This week the New York Times ran a comprehensive and sometimes harrowing story on the plight of former Supreme Cindy Birdsong. Birdsong’s family has applied for a conservatorship order for her following a string of medical issues, putting them in conflict with her longtime friend and carer Rochelle Lander. It’s a bit Britney, clearly.
The Times enforces rigorous editorial and fact-checking policies. And that’s why I was a tad surprised by this discussion of Birdsong’s tenure in the group, which she had joined in 1967, replacing original member Florence Ballard:
The following year , Ross departed for a solo career, but Birdsong stayed on before being asked to leave the group herself in 1976. Not long after her departure, the singer said in interviews that she had agreed to a “bad closing deal” with Motown Records that left her financially bereft.
Any Supremes fan knows this isn’t quite true. Birdsong first left the Supremes in 1972 to give birth to her first child (she had married in 1970, that’s a shot from her wedding at the top of this story). She returned in 1973 after Jean Terrell and Lynda Laurence departed from the group. And while she left in 1976, that wasn’t entirely driven by Motown executives.
Don’t just take my word for it. Foundational Supreme Mary Wilson described Cindy’s initial departure in her 2019 book Supreme Glamour (co-authored with Mark Bego, who was interviewed for the Times article):
As we were preparing the Floy Joy album for release, Cindy came to me with news that was both good and bad. The good news was that she was pregnant, and the bad news was that she wanted to leave the Supremes. Oh no, not again! Either I had to find another Supreme, or end the group. I was very unhappy to see Cindy go, but there was no drama there.
I love this chirpy gossip item about Birdsong’s pregnancy from the Philadelphia Daily News on 5 April 1972. “Look for Camden chirp Cindy Birdsong to quit The Supremes. The local thrush, married to insurance broken Charles Helett (sic), is expecting a visit from the stork.”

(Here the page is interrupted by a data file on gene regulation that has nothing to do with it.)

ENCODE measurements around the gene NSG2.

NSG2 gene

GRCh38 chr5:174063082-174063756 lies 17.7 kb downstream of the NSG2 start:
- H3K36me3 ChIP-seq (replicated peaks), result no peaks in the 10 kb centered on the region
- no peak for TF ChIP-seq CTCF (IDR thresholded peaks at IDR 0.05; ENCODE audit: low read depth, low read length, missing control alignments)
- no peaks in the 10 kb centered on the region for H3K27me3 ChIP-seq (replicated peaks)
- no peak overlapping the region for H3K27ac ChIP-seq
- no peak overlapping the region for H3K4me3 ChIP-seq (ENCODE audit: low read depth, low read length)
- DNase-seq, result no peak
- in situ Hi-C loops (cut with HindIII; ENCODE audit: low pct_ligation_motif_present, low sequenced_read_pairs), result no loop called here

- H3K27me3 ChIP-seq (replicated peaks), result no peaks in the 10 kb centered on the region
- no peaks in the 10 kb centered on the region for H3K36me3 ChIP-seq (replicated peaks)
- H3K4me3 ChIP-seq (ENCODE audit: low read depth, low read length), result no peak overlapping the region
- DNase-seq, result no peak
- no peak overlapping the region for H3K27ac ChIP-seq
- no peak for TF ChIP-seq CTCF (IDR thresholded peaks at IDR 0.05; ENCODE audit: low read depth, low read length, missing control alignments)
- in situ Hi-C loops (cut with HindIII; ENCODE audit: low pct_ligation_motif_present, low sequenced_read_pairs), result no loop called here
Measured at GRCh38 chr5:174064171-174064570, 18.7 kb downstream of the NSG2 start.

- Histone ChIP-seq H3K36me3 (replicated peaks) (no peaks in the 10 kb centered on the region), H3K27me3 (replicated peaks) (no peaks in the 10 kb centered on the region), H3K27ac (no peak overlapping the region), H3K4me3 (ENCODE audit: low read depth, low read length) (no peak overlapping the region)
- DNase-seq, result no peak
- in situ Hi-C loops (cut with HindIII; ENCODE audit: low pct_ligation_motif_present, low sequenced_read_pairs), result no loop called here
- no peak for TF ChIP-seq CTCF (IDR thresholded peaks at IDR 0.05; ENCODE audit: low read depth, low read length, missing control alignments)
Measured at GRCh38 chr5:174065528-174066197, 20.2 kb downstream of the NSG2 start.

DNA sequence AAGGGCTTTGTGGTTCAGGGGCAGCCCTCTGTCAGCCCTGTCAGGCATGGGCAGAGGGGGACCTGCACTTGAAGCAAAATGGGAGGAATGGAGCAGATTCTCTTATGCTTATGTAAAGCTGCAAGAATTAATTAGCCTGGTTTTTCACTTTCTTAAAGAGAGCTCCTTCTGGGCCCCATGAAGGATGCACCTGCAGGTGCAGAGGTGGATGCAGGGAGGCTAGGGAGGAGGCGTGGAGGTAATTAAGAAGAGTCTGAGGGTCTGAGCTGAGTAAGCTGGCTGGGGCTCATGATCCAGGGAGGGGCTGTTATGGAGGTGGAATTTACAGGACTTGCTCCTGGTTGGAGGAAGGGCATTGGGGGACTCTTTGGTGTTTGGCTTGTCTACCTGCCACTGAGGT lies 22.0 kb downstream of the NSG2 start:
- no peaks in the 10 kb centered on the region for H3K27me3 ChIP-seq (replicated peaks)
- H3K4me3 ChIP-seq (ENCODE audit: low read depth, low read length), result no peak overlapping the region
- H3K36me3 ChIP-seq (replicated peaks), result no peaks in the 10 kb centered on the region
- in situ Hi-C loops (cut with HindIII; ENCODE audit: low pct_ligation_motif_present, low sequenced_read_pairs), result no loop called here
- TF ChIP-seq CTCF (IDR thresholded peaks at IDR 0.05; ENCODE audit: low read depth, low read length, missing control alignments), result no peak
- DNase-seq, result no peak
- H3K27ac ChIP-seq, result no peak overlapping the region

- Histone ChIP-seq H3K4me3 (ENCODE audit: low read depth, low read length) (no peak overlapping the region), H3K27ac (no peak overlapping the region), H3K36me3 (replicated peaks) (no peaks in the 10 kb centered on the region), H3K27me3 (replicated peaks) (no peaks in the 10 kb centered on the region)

Contemporary news accounts also make it clear that no-one was assuming Birdsong was just on a temporary break. On 27 April 1972, the Georgia Macon News answered a reader query about who was replacing Birdsong, noting “No one at Motown knew whether Cindy will stay out for good, remains to be seen how she likes motherhood.”
When Terrell and Laurence both left the Supremes in 1973, “the first person I though about was Cindy Birdsong,” Wilson wrote. “She had given birth to her son, and she was back in shape. Much to my relief, she was ready to rejoin the group.” Scherrie Payne also joined the Supremes at that point.
What about Cindy’s departure? In Supreme Glamour, Wilson doesn’t say much:
Cindy, Scherrie, and I had completed all the tracks for our album High Energy (1976), and it was being prepared as our next release, when suddenly, Cindy said she was leaving us again. Although Cindy was on every track of the new album, I now had to look for a replacement for her again.
But Wilson goes into rather more detail in her 1990 autobiography Supreme Faith. By 1975, Birdsong was unhappy, in part because her own marriage was failing and in part because she frequently clashed with Wilson’s husband, Pedro Ferrer, who was also managing the group. Wilson writes:
Pedro and I met with Cindy and Charles [Birdsong’s husband] and pleaded with her to apply herself. She had started taking voice lessons and then dropped out. Now that we were officially signed and recording again, Motown took a keener interest in our internal affairs. I heard that Motown was secretly looking to replace Cindy. I hated them for that, but I was angry at Cindy for giving them an excuse. Scherrie and I felt that Cindy could make herself great again and told her so often, but nothing worked.
That pattern continued, but in Wilson’s account, the final request for Birdsong to leave came from Pedro, not Motown:
In late January 1976 Scherrie, Cindy, and I played at a small club in Toronto, to wonderful reviews. This turned out to be Cindy’s last show with us, and soon after we got home her departure was announced. Animosity between her and Pedro had worsened since South Africa, and he asked her to leave.
It’s a messy and ugly story, much like the current dispute.
While we’re picking through details, the article also mentions a failed attempt in 2012 by producer Steve Weaver to persuade Birdsong to record new tracks in the 1980s. Weaver successfully worked with former Supremes Jean Terrell, Scherrie Payne and Lynda Laurence at various points, but Birdsong wasn’t keen because she had become an evangelical Christian and didn’t want to record any secular tracks.
In that context, it’s worth noting that Birdsong did actually produce a single solo track, ‘Dancing Room’, released in 1987. It’s very of the era and could really use a better chorus, but it demonstrates that her pipes were still in fine shape a decade after she left the Supremes.
Another aspect the article doesn’t touch on was the failed Return To Love tour in 2000, which saw Diana Ross tour as “the Supremes” with former members Payne and Laurence, even though she never actually recorded with them.
The original plan for that tour was to reunite Ross with Wilson and Birdsong, but disputes over how much they would be paid meant that never happened. Unfortunately, fans were less keen to see that line-up, and the tour was ditched halfway through its run.
No-one ever said it was easy being a Supreme.